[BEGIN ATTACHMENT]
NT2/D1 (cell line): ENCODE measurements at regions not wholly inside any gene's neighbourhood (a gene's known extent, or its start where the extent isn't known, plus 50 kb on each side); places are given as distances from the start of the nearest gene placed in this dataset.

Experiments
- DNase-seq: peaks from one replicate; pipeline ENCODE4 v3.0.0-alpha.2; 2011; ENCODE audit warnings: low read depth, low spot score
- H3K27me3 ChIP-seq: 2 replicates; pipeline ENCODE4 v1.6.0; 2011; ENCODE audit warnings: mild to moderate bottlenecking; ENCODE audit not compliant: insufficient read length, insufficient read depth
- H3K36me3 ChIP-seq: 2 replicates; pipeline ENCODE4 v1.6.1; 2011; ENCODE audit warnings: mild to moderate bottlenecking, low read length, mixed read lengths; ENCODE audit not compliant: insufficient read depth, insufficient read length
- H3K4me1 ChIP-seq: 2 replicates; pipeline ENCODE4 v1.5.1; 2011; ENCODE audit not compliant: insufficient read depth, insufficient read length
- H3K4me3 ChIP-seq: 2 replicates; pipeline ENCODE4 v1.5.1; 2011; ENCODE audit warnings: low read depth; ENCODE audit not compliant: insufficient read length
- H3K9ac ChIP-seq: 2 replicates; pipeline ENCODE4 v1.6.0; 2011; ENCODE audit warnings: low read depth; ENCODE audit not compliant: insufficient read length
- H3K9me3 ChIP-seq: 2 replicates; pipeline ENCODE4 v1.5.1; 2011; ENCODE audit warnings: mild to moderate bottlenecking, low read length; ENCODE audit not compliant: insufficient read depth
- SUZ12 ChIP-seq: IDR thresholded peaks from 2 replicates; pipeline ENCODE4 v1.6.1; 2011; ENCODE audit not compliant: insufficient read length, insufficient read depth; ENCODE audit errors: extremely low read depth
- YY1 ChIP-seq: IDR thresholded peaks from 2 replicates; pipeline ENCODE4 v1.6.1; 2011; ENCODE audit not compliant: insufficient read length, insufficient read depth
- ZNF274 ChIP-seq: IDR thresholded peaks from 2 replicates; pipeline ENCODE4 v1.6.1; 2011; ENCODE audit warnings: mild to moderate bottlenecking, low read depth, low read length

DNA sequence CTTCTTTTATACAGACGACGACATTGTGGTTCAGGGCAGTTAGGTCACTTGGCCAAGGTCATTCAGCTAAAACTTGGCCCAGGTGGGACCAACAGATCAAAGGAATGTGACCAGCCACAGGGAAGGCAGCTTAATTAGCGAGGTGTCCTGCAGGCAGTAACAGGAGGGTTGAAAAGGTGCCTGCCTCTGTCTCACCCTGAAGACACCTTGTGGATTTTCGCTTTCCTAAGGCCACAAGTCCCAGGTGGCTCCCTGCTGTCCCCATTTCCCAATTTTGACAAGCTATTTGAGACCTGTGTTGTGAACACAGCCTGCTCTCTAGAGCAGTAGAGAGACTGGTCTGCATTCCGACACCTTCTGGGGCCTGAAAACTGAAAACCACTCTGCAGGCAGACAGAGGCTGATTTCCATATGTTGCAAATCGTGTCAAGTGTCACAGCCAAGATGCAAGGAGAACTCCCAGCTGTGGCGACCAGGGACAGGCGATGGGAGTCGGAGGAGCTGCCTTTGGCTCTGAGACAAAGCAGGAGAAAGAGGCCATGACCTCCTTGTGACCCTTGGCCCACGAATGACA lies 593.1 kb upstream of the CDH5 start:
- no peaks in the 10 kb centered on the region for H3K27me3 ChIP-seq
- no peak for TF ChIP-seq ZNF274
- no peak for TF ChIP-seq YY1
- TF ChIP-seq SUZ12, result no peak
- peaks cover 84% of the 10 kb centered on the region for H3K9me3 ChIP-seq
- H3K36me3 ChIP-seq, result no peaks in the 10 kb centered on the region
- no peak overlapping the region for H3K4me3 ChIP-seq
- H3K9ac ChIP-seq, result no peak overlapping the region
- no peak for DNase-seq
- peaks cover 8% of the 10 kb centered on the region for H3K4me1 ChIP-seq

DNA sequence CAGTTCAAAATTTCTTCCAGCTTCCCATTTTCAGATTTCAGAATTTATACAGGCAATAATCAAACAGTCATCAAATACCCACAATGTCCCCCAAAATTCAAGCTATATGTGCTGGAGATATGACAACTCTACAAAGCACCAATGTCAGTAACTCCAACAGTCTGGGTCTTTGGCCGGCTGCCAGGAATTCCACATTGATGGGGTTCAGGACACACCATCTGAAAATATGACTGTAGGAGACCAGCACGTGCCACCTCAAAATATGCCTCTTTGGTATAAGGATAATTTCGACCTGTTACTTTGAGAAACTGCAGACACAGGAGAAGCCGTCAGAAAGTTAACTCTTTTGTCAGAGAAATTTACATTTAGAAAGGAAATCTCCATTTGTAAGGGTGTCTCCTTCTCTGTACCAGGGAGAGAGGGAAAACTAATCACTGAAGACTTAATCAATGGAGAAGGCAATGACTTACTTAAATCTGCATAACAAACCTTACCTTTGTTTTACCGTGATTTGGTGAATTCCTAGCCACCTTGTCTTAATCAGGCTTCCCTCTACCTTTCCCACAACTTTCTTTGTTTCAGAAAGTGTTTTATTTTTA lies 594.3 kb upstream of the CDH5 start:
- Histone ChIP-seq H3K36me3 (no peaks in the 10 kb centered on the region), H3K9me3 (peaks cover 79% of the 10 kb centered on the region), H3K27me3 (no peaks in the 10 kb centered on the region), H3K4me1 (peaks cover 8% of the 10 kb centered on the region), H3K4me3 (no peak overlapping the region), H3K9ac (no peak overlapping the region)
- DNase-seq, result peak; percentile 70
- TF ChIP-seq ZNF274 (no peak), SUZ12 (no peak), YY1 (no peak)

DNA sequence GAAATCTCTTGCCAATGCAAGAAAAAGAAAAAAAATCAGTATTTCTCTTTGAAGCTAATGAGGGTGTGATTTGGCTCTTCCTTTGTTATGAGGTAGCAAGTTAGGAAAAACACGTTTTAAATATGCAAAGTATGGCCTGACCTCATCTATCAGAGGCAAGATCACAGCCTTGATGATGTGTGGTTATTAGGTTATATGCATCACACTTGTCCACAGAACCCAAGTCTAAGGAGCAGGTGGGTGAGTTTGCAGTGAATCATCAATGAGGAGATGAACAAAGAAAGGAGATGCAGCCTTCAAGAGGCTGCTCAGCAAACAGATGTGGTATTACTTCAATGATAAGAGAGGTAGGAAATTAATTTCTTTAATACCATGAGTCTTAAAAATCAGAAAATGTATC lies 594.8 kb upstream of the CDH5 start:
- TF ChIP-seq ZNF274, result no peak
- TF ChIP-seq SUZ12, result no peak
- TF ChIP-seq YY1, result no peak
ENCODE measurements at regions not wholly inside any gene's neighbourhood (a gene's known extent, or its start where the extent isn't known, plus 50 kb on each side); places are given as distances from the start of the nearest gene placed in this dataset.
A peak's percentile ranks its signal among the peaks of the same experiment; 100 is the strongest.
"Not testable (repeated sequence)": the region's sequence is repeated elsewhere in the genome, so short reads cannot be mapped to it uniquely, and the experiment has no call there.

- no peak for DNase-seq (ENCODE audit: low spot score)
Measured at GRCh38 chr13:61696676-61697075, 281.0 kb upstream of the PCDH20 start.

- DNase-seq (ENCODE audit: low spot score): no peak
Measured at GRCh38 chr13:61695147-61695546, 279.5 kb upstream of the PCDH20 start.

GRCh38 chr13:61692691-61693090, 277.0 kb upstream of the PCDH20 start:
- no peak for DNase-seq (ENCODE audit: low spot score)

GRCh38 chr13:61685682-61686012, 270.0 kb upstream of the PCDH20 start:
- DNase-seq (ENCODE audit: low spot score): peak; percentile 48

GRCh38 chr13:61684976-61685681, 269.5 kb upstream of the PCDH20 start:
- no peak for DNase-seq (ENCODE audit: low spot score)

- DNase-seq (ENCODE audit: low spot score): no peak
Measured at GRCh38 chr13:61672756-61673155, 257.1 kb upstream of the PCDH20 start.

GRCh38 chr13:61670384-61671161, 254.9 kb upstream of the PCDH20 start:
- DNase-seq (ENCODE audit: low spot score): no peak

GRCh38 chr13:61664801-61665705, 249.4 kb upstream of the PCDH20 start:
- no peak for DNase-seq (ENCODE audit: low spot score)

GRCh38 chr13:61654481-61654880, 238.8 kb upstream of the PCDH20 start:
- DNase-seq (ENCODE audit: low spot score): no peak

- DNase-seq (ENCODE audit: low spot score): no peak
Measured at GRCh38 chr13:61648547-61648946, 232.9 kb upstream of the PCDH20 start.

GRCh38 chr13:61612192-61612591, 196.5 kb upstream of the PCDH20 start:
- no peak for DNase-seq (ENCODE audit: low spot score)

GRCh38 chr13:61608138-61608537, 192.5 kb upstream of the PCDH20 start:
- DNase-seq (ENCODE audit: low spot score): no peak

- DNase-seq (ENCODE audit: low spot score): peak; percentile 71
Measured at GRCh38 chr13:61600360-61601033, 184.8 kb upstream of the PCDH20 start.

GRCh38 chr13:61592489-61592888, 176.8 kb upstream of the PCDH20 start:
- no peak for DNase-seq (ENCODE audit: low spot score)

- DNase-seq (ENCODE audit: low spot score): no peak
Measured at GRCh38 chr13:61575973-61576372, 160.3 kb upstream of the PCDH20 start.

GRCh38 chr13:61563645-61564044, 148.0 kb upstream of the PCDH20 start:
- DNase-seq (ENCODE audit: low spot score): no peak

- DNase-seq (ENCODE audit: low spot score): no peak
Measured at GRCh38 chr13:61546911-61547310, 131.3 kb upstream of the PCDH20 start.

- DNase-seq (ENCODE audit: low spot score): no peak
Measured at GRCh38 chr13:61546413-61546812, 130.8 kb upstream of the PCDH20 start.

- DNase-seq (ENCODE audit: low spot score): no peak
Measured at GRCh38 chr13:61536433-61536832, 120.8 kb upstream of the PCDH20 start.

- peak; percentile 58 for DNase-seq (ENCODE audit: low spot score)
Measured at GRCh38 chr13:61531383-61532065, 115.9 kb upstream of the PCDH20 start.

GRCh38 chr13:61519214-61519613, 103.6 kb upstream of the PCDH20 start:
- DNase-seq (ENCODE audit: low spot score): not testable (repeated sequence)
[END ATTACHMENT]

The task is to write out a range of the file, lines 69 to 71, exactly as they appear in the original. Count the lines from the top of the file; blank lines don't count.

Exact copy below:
- DNase-seq (ENCODE audit: low spot score): no peak
Measured at GRCh38 chr13:61546413-61546812, 130.8 kb upstream of the PCDH20 start.

- DNase-seq (ENCODE audit: low spot score): no peak